My school has turned to the exact opposite approach for daily work - no late work accepted at all. And it works!
All the more reason for high-quality college guidance counseling at urban high schools. We’ve got one - do you?
Some of the poorest high schoolers in the country are also among our top-performers. These “low-income, high-achieving” students come from the poorest 25 percent of families, but their grades and SAT scores place them in the top 10 — or even top 5 percent — of all students. Getting these students in our best colleges should be a national ambition. It would increase social mobility, raise national productivity, increase taxable income, shrink our deficit, cut income-support payments … you get the point.
But the point is, we’re failing. In fact, the majority of these smart poor students don’t apply toanyselective college or university, according to a newpaperby Caroline M. Hoxby and Christopher Avery — even though the most selective schools would actually cost them less, after counting financial aid. Poor students with practically the same grades as their richer classmates are 75 percent less likely to apply to selective colleges.
The Awl’s harsh critique of Massively Open Online Courses (MOOCs). A must read for all interested in the future of education:
They’ve been described as “a relentless force that will not be denied,” revolutionary, “the single most important experiment in higher education.” Also MOOCs are getting a drubbing from academics and others who believe there’s more to higher education than can be provided via “distance learning.”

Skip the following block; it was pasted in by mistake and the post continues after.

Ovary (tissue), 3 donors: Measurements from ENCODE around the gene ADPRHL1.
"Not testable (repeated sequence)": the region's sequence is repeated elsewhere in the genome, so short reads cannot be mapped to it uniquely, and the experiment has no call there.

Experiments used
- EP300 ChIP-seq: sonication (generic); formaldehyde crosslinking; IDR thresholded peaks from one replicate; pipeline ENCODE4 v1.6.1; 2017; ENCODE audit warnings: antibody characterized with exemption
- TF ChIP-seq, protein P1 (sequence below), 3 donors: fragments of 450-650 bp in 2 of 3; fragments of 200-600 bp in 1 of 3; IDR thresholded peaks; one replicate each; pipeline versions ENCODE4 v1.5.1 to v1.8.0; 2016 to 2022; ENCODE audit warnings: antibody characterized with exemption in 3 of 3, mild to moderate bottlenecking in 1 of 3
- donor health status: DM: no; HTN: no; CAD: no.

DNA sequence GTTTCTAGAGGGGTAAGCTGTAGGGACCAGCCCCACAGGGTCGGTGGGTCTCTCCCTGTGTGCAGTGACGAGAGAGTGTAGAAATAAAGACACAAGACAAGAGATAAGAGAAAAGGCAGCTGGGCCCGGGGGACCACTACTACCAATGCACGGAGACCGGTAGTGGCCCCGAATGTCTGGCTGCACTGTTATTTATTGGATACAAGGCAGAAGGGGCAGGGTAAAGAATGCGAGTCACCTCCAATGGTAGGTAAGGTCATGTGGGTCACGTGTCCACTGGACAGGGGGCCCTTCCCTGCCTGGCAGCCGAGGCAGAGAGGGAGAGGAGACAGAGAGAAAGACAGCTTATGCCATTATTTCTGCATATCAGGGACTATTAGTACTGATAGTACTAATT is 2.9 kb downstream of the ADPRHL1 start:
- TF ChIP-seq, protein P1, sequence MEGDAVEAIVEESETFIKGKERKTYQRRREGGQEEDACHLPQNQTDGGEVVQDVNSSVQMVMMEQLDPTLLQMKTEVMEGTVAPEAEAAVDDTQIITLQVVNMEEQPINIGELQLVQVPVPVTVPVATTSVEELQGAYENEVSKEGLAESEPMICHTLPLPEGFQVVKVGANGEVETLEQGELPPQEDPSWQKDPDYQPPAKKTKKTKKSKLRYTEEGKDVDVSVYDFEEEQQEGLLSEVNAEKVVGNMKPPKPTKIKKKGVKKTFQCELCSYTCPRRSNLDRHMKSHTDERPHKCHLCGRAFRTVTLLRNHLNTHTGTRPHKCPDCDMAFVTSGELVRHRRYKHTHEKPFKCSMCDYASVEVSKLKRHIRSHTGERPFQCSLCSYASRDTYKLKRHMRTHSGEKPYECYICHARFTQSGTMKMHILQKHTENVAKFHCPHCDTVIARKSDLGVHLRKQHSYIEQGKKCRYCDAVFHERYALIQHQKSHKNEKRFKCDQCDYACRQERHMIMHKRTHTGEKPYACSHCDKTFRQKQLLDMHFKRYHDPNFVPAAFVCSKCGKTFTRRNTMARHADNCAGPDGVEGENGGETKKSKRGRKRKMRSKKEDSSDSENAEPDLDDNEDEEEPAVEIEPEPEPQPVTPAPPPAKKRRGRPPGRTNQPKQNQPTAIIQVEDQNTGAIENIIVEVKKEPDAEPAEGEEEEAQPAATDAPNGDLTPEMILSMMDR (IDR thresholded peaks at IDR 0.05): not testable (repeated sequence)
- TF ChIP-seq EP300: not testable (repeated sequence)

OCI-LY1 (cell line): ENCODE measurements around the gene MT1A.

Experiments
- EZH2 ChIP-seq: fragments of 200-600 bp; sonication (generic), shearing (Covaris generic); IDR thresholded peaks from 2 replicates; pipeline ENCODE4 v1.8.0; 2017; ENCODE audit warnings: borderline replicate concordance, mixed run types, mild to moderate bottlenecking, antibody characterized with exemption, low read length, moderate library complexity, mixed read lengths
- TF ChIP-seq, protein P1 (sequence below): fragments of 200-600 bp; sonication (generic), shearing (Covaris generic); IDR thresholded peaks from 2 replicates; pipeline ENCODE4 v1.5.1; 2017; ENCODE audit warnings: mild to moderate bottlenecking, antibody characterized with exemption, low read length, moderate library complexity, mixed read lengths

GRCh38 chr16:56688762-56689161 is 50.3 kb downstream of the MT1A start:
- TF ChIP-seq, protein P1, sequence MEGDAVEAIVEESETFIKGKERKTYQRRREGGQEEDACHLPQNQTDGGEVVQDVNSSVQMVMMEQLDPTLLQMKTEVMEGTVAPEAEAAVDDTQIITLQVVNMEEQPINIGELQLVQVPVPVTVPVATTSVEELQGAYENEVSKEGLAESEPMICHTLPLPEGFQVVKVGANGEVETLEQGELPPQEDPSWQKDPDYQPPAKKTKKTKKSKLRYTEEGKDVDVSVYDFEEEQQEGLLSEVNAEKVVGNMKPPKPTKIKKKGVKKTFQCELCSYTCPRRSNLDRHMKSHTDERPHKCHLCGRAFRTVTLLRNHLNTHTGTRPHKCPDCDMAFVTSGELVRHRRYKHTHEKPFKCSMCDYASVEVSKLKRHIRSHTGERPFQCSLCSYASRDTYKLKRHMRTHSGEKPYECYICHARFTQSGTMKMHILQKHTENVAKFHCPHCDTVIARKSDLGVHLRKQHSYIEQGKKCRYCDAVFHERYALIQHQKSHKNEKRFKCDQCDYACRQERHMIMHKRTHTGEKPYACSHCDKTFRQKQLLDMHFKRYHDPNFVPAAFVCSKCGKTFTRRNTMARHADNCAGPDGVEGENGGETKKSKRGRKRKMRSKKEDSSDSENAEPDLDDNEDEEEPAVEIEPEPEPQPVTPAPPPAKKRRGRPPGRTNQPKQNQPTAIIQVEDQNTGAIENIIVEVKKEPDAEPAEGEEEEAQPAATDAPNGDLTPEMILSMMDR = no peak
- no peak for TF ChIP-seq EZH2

It’s not quite free, as early MOOC proponents began by promising. It is worth mentioning, too, that Udacity is a venture-funded startup, that classes will be supervised not by tenured profs but by Udacity employees, and that Thrun declined to tell the Times how much public money his company will be raking in for this pilot—or what more may have been promised should the pilot prove “successful.”
Okay, fine, but let’s get this straight: public money has been mercilessly hacked from California’s education budget for decades, so now we are to give public money, taxpayer money, to private, for-profit companies to take up the slack? Because that is exactly what is happening. Wouldn’t it make more sense to just fund education to the levels we had back when it was working?
Read the entire article here.
And one of the guys suggested that all young male teachers should wear wedding rings. I mean if they aren’t already married to get fake ones. This would be to deter our students crushing on us.
I think it’s an interesting, if not egotistical thought.
What do you guys think?
Yes, great idea. Let’s all lie to our students because that’s what makes for a trusting classroom environment. Fucking teacher education.
A proposal by the Prince George’s County Board of Education to copyright work created by staff and students for school could mean that a picture drawn by a first-grader, a lesson plan developed by a teacher or an app created by a teen would belong to the school system, not the individual.
The measure has some worried that by the system claiming ownership to the work of others, creativity could be stifled and there would be little incentive to come up with innovative ways to educate students. Some have questioned the legality of the proposal as it relates to students.
Read the full Washington Post article here.
The other day when my Head of School walked into my classroom with Bob Woodward, I was like…